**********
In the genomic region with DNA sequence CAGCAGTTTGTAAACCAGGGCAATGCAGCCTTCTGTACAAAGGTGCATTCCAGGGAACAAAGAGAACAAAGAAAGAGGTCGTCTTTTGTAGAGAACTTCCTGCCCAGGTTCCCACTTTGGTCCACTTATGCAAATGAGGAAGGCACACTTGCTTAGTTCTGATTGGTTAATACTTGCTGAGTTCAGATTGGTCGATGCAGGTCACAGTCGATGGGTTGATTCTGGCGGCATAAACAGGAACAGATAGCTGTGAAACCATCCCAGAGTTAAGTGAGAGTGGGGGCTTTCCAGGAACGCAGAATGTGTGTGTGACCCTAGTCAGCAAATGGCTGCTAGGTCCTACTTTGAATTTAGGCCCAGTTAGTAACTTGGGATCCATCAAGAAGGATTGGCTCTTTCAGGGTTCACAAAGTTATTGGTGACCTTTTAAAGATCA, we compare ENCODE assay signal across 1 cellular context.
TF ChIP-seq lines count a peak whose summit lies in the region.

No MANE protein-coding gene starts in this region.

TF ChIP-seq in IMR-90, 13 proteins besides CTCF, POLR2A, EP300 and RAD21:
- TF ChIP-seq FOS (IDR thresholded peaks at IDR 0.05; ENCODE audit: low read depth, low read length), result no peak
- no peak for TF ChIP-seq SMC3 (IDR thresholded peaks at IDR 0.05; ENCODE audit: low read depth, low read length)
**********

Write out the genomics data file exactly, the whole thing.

In the genomic region with DNA sequence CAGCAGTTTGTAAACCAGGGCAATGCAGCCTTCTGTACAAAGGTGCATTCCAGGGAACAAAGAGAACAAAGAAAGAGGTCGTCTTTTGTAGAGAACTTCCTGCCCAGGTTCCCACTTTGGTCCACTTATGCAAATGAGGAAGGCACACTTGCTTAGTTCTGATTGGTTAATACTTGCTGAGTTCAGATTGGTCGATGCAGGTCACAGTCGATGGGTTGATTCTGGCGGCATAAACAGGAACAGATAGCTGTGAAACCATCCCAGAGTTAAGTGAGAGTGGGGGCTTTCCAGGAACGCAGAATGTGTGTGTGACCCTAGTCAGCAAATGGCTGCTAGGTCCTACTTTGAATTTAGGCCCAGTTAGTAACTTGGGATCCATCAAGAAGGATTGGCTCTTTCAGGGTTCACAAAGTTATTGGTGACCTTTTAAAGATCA, we compare ENCODE assay signal across 1 cellular context.
TF ChIP-seq lines count a peak whose summit lies in the region.

No MANE protein-coding gene starts in this region.

TF ChIP-seq in IMR-90, 13 proteins besides CTCF, POLR2A, EP300 and RAD21:
- TF ChIP-seq FOS (IDR thresholded peaks at IDR 0.05; ENCODE audit: low read depth, low read length), result no peak
- no peak for TF ChIP-seq SMC3 (IDR thresholded peaks at IDR 0.05; ENCODE audit: low read depth, low read length)